The idea of toleration as the appropriate response to difference has been central to liberal thought since Locke. Although the subject has been widely and variously explored, there has been reluctance to acknowledge the new meaning that current debates offer on toleration. This book starts from a clear recognition of the new terms of the debate, reflecting the capacity of seeing the other's viewpoint, and the limited extent to which toleration can be granted. Theoretical statements on toleration posit at the same time its necessity in democratic societies, and its impossibility as a coherent ideal. There are several possible objections to, and ways of developing the ideal of, reasonable tolerance as advocated by John Rawls and by some other supporters of political liberalism. The first part of the book explores some of them. In some real-life conflicts, it is unclear on whom the burden of reasonableness may fall. This part discusses the reasonableness of pluralism, and general concept and various more specific conceptions of toleration. The forces of progressive politics have been divided into two camps: redistribution and recognition. The second part of the book is an attempt to explore the internal coherence of such a transformation when applied to different contexts. It argues that openness to others in discourse, and their treatment as free and equal, is part of a kind of reflexive toleration that pertains to public communication in the deliberative context. Social ethos, religious discrimination and education are discussed in connection with tolerance.
pain in the rational pursuit of their own interests. Only individuals could
know what was considered best for them, not the state. Utilitarians declared
that democracy was the best means of securing ‘the greatest happiness
for the greatest number’ in society. This doctrine substantially
influenced liberalthought and practical measures, although it was open to
that it subordinated individual human rights to the
Parish and William G. Naphy (eds), Religion and Superstition in Reformation Europe
9 An excellent example of this can be found in Wolfgang Behringer’s account of the
‘Bavarian witchcraft war’ of 1766–70: Behringer, Witchcraft Persecutions, pp. 359–87.
10 For an overview and references see Roy Porter, ‘Witchcraft and Magic in Enlightenment, Romantic and LiberalThought’, in Gijswijt-Hofstra, Levack and Porter,
Witchcraft and Magic, pp. 191–283.
11 Gustav Henningsen, ‘Witch Persecution after the Era of the Witch Trials’, ARV.
Science, self-control and human freedom:
a naturalistic approach
Gilberto Corbellini and Elisabetta Sirgiovanni
A recurring assumption among political philosophers is that freedom as
the ancients conceived it was different from the kind of freedom experienced
in the modern world. On 13 February 1819, in his famous lecture on The
Liberty of the Ancients Compared with that of the Moderns held at the
Athénée Royal in Paris, Benjamin-Henri Constant de Rebecque gave one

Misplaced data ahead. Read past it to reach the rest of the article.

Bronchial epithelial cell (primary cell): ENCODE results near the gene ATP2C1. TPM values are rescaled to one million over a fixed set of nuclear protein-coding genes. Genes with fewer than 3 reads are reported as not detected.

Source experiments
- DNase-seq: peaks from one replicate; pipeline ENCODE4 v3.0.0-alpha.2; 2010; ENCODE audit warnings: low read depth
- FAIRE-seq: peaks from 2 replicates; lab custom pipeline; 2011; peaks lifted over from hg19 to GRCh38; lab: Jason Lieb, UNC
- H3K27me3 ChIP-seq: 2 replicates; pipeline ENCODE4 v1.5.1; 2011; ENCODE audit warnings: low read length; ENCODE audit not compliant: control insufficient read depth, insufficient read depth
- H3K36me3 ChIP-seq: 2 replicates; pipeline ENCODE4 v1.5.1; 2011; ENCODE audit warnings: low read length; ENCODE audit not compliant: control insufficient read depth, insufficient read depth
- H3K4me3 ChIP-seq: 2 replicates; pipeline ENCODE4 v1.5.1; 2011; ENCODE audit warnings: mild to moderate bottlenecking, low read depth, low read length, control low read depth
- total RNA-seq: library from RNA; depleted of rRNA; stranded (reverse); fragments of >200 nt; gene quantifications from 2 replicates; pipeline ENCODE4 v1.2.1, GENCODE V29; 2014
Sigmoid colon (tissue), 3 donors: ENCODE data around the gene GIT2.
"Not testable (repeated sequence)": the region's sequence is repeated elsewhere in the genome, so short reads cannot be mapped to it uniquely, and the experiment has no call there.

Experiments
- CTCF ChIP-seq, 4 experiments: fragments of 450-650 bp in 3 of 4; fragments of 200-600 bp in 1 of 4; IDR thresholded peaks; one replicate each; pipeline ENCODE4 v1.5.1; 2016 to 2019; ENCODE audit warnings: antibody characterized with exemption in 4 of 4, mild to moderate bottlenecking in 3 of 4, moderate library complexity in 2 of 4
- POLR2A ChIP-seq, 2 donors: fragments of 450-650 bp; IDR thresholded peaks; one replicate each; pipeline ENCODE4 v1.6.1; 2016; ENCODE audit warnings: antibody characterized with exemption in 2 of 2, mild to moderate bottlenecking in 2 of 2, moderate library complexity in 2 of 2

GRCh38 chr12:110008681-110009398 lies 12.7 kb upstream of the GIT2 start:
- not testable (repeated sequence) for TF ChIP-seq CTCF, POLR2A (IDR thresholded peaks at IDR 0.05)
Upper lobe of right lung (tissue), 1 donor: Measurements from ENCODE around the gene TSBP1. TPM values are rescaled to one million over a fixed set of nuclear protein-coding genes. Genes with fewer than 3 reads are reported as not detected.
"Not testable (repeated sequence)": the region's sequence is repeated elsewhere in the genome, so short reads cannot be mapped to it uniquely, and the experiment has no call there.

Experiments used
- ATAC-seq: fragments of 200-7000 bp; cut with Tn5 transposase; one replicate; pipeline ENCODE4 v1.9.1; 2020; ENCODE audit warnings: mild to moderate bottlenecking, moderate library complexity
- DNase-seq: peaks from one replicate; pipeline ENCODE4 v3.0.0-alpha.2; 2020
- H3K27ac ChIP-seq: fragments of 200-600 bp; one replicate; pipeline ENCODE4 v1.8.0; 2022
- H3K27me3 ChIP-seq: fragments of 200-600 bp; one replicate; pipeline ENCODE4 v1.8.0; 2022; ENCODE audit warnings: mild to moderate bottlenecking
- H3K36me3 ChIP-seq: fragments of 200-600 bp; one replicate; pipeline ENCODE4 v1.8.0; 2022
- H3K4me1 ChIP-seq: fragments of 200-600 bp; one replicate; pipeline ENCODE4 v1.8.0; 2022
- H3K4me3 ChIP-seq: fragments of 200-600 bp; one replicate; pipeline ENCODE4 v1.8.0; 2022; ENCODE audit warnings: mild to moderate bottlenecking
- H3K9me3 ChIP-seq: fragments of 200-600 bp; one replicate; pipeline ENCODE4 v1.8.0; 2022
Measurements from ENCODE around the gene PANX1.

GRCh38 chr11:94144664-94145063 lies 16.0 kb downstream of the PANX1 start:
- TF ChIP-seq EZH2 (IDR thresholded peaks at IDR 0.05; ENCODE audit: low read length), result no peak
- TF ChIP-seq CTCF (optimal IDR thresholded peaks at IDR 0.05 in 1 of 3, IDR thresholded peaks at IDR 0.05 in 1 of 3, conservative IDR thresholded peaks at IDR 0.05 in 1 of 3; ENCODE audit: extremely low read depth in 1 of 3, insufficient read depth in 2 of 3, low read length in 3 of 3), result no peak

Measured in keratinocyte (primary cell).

of the most brilliant formulations of liberalthought. Constant affirmed
that modern men
finally, that women’s
use of force was inherently defensive. The first of these arguments overlapped with liberal theory, which did not define individual citizenship
in this manner. The latter two arguments are perhaps more specifically feminist in nature, although they were of course influenced by the
feminist movement’s grounding in liberalthought.
Miss Lydia Becker (1827–90) published a response to Stephen in the
Women’s Suffrage Journal (WSJ) in 1874, based on the first argument
about the role of force in citizenship.15 Taking Stephen’s fundamental
in traditional Asian values can be rather problematic. For example,
in searching for the roots of liberalthoughts in Confucianism, Goldman (1994) concludes that the basic tenets of
Confucianism are not necessarily incongruent with concepts
of human rights. This may indeed be true, and Sen (1997)
has argued forcefully against the Asian values concept as
a justification for authoritarianism. But in some respects,
searching for the roots of contemporary authoritarianism or
contemporary democracy in The Analects is akin to searching for the roots of democracy in
, order and justice.
Freedom of opinion and expression
Most advocates of liberty believe that
academic, religious and political opinions should be allowed to compete
freely in order for society to solve its problems, to make progress and to
function in a healthy way. Freedom of expression is a central tenet of
liberalthought: without it no other freedom can exist. Freedom of opinion
is associated with
Centuries , eds.Bengt Ankarloo and Stuart Clark (Philadelphia:
University of Pennsylvania Press, 1999), 95–189; Roy Porter,
‘Witchcraft and magic in enlightenment,romantic and liberalthought’, Witchcraft and Magic in Europe: The Eighteenth and
Nineteenth Centuries , 191–282.
E.g. Hugh Trevor-Roper, The European Witch
Maandblad tegen de Kwakzalverij (hereafter
MtK ), 14 May 1894.
J. E. Enklaar, Het bijgeloof in vroegeren en lateren
tijd en de middelen om het te bestrijden (Amsterdam, 1889), p. 30. See
Roy Porter, ‘Witchcraft and Magic in Enlightenment, Romantic and LiberalThought’, in Clark and Ankarloo, Witchcraft and Magic in Europe , pp.
Formation of a Sikh “Diaspora”
( Durham, NC : Duke University Press , 2001 ); Uday Singh
Mehta , Liberalism and Empire: A Study in Nineteenth Century British
LiberalThought ( Chicago,
IL : University of Chicago Press ,
1999 ); and Michel-Rolph
Trouillot , Silencing the Past: Power and the Production